Big data is a recent phenomenon that refers to the large amount of data that is being generated by different data points today. In fact, the amount of data available today far outpaces anything we have ever seen before with entire data centres created just to cater for this influx. All this data is useless unless it can be converted into useful information and this very need gave birth to data scientists. To be able to turn data into information, data scientist skills includes a diverse skill set all of which must present data in a useful manner. One of the strongest skill sets in this regard is that of data visualisation.
Due to the ubiquitous nature of big data, companies big and small are looking at hiring data scientists to increase their competitive advantage in a market where data is everything. To this end, Python is proving to be one of the strongest languages in data science providing a strong and flexible tool that allows for strong data visualizations within a robust framework.
Data visualization makes the consumption of complex data much easier, giving business decision makers a clearer picture of what can be a very complex picture. It is important, therefore, for aspiring data scientists to understand the fundamentals of data visualization which Python can help you achieve.
Data visualization is a modern version of visual communication and it involves the creation and subsequent study of the visual representations of data. Data visualization’s aim is to help in the communication of information efficiently and clearly, using a variety of tools including information graphics, statistical graphics, and plots amongst others. To visually communicate quantitative messages, numerical data can be encoded using lines, dots, or bars. When effectively carried out, this can help businesses to analyse and reason the data provided by making the available information easier to understand and more accessible to be able to make the right decisions.
Characteristics of information graphics
Information graphics are there to support analytical tasks, more so when users are making comparisons. Not all graphic elements are equally effective, with different data sets and different comparisons requiring different elements whether its bar charts, dot plots, or pie charts.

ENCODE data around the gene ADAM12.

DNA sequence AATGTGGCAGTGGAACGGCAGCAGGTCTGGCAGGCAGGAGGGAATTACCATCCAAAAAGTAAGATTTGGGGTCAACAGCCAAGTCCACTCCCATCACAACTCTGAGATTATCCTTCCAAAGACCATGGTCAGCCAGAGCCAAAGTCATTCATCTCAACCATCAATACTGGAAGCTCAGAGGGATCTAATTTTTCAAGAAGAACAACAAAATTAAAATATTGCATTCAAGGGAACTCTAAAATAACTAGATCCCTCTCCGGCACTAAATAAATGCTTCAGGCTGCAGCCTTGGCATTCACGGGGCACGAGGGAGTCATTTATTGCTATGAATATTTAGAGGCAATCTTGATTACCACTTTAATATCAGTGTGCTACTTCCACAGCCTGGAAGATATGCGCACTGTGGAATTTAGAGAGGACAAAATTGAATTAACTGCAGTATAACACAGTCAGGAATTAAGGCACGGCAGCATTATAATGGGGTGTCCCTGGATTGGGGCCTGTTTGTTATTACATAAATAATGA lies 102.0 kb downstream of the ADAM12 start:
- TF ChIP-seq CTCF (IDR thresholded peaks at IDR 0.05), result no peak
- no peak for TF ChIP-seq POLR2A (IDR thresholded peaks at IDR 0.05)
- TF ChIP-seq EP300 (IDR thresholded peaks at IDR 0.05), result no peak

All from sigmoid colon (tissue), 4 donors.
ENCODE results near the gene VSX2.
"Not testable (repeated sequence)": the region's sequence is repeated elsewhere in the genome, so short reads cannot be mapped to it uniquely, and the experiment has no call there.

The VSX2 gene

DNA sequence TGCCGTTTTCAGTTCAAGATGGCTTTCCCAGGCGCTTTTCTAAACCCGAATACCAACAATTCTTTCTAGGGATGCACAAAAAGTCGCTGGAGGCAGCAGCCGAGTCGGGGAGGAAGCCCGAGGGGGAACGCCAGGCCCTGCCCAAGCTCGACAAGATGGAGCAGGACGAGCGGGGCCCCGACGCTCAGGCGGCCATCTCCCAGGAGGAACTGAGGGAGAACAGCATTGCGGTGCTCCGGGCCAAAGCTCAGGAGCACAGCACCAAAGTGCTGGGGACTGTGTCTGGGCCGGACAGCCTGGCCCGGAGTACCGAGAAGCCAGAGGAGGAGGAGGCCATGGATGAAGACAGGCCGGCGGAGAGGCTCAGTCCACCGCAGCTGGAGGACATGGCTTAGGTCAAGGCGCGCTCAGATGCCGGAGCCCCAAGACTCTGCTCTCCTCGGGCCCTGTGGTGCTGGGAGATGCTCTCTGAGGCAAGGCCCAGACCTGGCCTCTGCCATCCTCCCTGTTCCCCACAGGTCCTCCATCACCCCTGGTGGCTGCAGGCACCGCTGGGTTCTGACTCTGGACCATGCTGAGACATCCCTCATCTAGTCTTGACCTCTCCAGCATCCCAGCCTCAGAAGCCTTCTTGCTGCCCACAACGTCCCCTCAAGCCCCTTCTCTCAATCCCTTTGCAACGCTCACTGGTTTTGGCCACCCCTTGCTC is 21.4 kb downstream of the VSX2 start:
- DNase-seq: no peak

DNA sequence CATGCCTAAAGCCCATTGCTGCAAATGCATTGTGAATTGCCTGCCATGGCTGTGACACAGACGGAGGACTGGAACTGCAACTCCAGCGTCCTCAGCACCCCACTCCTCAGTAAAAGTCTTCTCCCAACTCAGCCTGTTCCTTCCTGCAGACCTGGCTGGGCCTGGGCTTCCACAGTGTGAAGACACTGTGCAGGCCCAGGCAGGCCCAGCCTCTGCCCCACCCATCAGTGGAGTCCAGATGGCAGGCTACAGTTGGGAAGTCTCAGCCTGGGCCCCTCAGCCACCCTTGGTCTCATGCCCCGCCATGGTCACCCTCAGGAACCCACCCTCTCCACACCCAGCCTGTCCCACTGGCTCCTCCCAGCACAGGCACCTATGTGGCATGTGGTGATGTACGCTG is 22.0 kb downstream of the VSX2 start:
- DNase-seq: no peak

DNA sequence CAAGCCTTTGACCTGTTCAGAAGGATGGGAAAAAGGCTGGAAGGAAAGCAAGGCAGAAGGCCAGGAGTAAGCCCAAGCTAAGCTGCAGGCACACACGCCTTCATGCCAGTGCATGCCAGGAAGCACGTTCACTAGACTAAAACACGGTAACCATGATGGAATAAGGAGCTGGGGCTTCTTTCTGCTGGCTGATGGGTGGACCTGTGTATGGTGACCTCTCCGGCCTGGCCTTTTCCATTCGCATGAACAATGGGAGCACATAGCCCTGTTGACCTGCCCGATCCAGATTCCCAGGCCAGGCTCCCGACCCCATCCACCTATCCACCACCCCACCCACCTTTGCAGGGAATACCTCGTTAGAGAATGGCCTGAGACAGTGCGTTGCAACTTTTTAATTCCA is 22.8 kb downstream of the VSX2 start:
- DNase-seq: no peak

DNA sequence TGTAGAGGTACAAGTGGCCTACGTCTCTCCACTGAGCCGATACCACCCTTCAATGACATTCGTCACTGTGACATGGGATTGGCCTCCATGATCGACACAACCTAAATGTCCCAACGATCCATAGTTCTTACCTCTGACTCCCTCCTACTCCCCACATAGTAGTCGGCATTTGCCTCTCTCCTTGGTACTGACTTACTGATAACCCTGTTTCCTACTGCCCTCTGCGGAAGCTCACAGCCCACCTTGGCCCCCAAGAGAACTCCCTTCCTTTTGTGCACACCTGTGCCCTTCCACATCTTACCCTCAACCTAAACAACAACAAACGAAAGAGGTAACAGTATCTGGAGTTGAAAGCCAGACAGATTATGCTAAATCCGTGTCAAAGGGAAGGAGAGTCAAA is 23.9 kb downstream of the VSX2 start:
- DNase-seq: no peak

To maximize the effectiveness of an information graphic one should first and foremost understand what the graphic needs to achieve; too many times the end result ends up missing the point or tries to achieve too much. Also make sure that the graphic is showing the correct data, the design helps the user to focus on the data rather than the design or something else, and that the message is clear and without any distortion.
Data should also be organised logically; where it is revealed to the user in different levels of detail – from overview to a fine detail through the use of such things as filters and drilldowns. This is best achieved by having a clear purpose which will allow you as a data scientist to match the statistical and visual explanations that comes with it.
There are 8 main types of encoding numerical data into graphics:
- Time series: A variable is showed over a period of time using line chart.
- Ranking: Categories are ranked in descending or ascending order usually in the shape or bar chart.
- Part-to-whole: Categories are shown as a ratio to the whole in pie chart.
- Deviation: Categories are compared against a reference,(a bar chart representation can be used).
- Frequency distribution: Shows a variable for a given interval over a period of time(the best to use in this case is a histogram which is a type of bar chart).
- Correlation: Shows a comparison of two variables to analyse how they correlate (usually in scatter plot).
- Nominal comparison: Comparing categories with no particular order in bar chart.
- Geographic or spatial: Comparing a variable across a map or another visual layout in a cartogram.
Pre-attentive attributes and data visualization
Since data visualization consumers are humans, it is very important to understand how humans perceive and process visual information in order to maximize its effectiveness. Pre-attentive attributes are the subconscious information gathering processes that our brain does without any effort. Knowledge of pre-attentive attributes can help to create visuals that are understood by the user intuitively. As an example, human beings are very good at distinguishing the length of lines, colour, shape, and orientation without any effort. Thus through data visualisation we can shorten the processing time by using bars of different lengths and numbers in different colours. It is also known that humans process differences in lengths better than differences in surface areas, therefore bar charts are more effective than pie charts when comparisons need to be made.
Data science is a beautiful subject which combines elements of programming, mathematics, design, and human understanding. Due to the multi-faceted nature of data science, and the added complexity modern data entails, a strong framework that offers flexibility and extensibility is the holy grail of data scientists who have to increasingly processes larger and more complex data sets to be able to offer businesses an even wider competitive advantage.
To this end, Python has fast become the tool of choice, giving data scientists a flexible tool that can grow with their skills whilst providing excellent visualisations every step of the way. Python Course can quickly get you up to speed and with many opportunities available in this field, getting certified is sure to pay off quickly.
As companies continue to harness the benefits of data visualisation and the benefits it provides in data consumption, data visualisation experts will increasingly be in healthy demand making the comprehension and understanding of this science an important requirement in the jobs of tomorrow.